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Browns offseason analysis: Putting the RBs under the microscope


It's Day 2 of our position breakdowns, and we're moving a few paces back in the backfield.

Yesterday was the quarterbacks and today is the running backs. Check out Cleveland Browns Daily at 1 p.m. to hear even more analysis of this particular position and look out for our wide receivers review Wednesday.

The Raw Data

Terrance West - 171 carries, 673 yards (3.9 ypc), 4 TDs; 11 rec., 64 yards, TD

Isaiah Crowell - 148 carries, 607 yards (4.1 ypc), 8 TDs; 9 rec., 87 yards

Ben Tate - 106 carries, 303 yards (3.1 ypc), 4 TDs; 9 rec., 60 yards

Ray Agnew - 2 carries, 2 yards

The Rankings

Rushing offense - 108 yards per game - 17th

Yards per carry - 3.6 - T-28th

Rushing touchdowns - 17 - 4th

Fumbles - 7 - T-13th

The High Point

Though it wasn't the group's largest output of the season, it was the most efficient. In the Browns' first game after Tate's release, Crowell and West had no problem stepping up as the two-headed monster Cleveland fans desired in a comeback victory against the Falcons. Crowell averaged more than 7 yards per carry on his way to 88 yards and two touchdowns while West added 62 on 14 carries in a game that saw the Browns finish with 162 in a winning effort.

The Low Point

This wasn't the kind of response Cleveland wanted in its first game without Pro Bowl center Alex Mack. There were worse numbers than the 69 rushing yards the Browns had against the Jaguars, but there probably wasn't a more deflating performance during the first half of the season. Cleveland picked up just two first downs via rushes and averaged 2.3 yards per carry. If not for an 18-yard run by Tate and an 11-yarder from Crowell, the numbers would have been even worse. The Jaguars finished the season ranked 27th in rush defense.

Best run

This was the only run that made the cut in our top 10 plays of the year. Crowell's 26-yard touchdown run during the third quarter of Cleveland's win at Atlanta had a little bit of everything. The rookie used his eyes to identify an opening to his left, his shiftiness to evade the first set of tackles, his power to stiff-arm two defenders, his balance to remain on his feet as he briefly stumbled and his speed to beat Jonathan Massaquoi to the pylon for a touchdown.

Surprise, Surprise

The competition never stopped at running back, and that's what made it almost impossible to project who would be the team's workhorse in a given week. Tate began the season as the starter and was ultimately waived after 10 games. West was listed as inactive just a few weeks after he ran for 100 yards in his NFL debut and didn't take a snap one week before he broke out in a big way against the Ravens in Cleveland's season finale. Crowell had one carry against Oakland, none the next week against Tampa Bay and followed with double-digit attempts in the Browns' next five games. Simply put, the group's only predictable feature was its unpredictability, as coach Mike Pettine and offensive coordinator Kyle Shanahan rode the hot hand.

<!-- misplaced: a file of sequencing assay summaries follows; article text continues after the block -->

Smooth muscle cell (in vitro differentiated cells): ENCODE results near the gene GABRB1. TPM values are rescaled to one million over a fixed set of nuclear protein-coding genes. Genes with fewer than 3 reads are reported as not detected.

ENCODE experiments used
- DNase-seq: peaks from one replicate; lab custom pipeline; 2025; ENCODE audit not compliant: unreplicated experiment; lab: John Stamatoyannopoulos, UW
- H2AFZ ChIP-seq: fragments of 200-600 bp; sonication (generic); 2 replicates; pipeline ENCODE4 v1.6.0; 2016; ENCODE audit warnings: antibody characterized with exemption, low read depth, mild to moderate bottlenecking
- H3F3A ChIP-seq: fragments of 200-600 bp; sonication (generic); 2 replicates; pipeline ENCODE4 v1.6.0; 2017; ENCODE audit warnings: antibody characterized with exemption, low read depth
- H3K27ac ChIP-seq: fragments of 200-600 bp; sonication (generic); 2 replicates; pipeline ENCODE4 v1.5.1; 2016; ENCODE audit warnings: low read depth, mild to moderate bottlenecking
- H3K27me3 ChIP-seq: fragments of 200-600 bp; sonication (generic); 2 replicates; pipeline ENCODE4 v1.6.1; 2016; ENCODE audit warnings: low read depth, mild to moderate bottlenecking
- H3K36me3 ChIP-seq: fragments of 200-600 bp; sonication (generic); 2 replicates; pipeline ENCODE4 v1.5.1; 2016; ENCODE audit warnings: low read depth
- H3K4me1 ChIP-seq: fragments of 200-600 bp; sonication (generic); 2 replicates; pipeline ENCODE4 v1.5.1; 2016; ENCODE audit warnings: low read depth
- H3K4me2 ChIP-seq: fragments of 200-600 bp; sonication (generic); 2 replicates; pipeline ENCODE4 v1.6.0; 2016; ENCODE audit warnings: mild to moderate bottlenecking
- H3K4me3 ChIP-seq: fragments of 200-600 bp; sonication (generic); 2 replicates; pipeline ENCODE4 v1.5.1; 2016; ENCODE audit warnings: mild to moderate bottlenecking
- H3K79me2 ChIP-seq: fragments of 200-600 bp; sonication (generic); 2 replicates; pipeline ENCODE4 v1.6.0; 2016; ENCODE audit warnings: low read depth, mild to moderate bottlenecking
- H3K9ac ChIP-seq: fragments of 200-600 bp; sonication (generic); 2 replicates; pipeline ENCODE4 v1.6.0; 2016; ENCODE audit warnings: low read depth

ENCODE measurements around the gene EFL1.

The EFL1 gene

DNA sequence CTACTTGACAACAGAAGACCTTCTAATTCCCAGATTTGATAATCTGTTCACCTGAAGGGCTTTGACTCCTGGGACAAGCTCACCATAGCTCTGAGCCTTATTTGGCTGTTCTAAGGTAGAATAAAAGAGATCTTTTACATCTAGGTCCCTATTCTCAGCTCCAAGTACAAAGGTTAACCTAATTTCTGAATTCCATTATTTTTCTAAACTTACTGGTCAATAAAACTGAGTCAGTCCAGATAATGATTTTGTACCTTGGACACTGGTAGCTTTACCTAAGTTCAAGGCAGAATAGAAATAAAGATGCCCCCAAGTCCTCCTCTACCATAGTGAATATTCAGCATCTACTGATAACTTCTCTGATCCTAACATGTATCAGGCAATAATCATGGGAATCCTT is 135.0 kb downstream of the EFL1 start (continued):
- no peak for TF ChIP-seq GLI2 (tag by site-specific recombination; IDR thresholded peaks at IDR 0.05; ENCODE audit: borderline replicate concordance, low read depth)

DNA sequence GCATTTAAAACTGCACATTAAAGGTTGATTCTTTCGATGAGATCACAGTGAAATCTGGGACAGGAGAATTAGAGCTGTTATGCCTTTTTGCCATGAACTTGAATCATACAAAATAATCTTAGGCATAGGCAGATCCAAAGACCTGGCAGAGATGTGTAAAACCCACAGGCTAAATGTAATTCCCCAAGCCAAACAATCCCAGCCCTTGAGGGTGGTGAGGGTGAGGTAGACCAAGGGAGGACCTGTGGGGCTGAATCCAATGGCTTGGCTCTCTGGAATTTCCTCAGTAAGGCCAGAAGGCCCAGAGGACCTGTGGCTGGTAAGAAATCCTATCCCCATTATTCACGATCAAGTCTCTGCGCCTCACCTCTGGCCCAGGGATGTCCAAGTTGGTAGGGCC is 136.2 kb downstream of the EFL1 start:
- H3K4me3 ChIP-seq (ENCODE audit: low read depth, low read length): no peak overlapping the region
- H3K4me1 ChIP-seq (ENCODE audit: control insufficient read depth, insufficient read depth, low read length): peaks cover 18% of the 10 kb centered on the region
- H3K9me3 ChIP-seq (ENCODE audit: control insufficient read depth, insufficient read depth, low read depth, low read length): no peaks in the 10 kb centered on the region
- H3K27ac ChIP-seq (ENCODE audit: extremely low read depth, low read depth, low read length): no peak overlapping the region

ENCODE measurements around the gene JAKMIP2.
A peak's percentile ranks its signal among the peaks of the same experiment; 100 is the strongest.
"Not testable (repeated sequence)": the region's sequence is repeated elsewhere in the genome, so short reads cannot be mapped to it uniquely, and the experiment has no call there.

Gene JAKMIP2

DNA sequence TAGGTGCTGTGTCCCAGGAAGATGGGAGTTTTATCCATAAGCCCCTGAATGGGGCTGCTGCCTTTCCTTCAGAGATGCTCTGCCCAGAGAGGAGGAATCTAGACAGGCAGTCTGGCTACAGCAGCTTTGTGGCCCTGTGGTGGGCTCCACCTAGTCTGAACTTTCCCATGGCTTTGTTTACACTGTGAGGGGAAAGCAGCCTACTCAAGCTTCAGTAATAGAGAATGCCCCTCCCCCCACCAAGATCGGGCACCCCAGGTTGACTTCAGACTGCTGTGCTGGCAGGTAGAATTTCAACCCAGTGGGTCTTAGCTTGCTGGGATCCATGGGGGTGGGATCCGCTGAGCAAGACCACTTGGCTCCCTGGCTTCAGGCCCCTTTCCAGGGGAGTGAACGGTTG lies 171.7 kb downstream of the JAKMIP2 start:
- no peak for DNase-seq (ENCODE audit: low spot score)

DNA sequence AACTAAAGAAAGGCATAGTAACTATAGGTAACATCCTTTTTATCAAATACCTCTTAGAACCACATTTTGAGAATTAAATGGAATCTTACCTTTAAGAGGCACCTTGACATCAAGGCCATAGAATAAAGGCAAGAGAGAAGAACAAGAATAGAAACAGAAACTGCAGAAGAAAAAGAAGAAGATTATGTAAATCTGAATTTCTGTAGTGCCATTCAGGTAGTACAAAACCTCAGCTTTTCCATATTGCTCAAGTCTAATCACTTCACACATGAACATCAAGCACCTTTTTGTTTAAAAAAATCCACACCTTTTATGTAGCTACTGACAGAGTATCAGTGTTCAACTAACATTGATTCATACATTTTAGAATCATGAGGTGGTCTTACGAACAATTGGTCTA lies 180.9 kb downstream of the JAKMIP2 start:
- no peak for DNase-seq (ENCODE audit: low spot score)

Quote to Note

"There is a learning process for them, certainly with the scheme, that these guys are not familiar with. It's all learning for them. As I've said a bunch of times, you simulate it as best you can in practice, as best you can in preseason games, but there's just no substitute for it. That's hard when you want results. You want instant results, but there's also ... you don't want quick fixes. You don't want to, 'Hey, let's change because of what we know.' Let's make sure that we're building the structure to be solid for years to come." -- Pettine, Dec. 18, on the Browns' rookie running backs

Outlook for 2015

Nowhere on the roster are the Browns younger from top to bottom than they are at running back. That's becoming more and more common in the NFL at a position that already skewed young, and the Browns are leading the charge. Crowell and West each encountered their understandable ups and downs as rookies -- West, in particular, was faulted in December for his lack of consistency in games and on the practice field -- but there are reasons to be optimistic about both heading into their second season. The Browns are also high on Shaun Draughn and Glenn Winston, though neither received a carry with the team. The next crop of rookie running backs, led by Heisman Trophy finalist Melvin Gordon and Georgia's Todd Gurley, could be one of the deepest in years, and there will be no shortage of running backs available through free agency, but the Browns could very well be comfortable enough with who they have and stay pat entering OTAs. The Browns have some work to do at fullback, as Agnew was released before the season finale and was not replaced.

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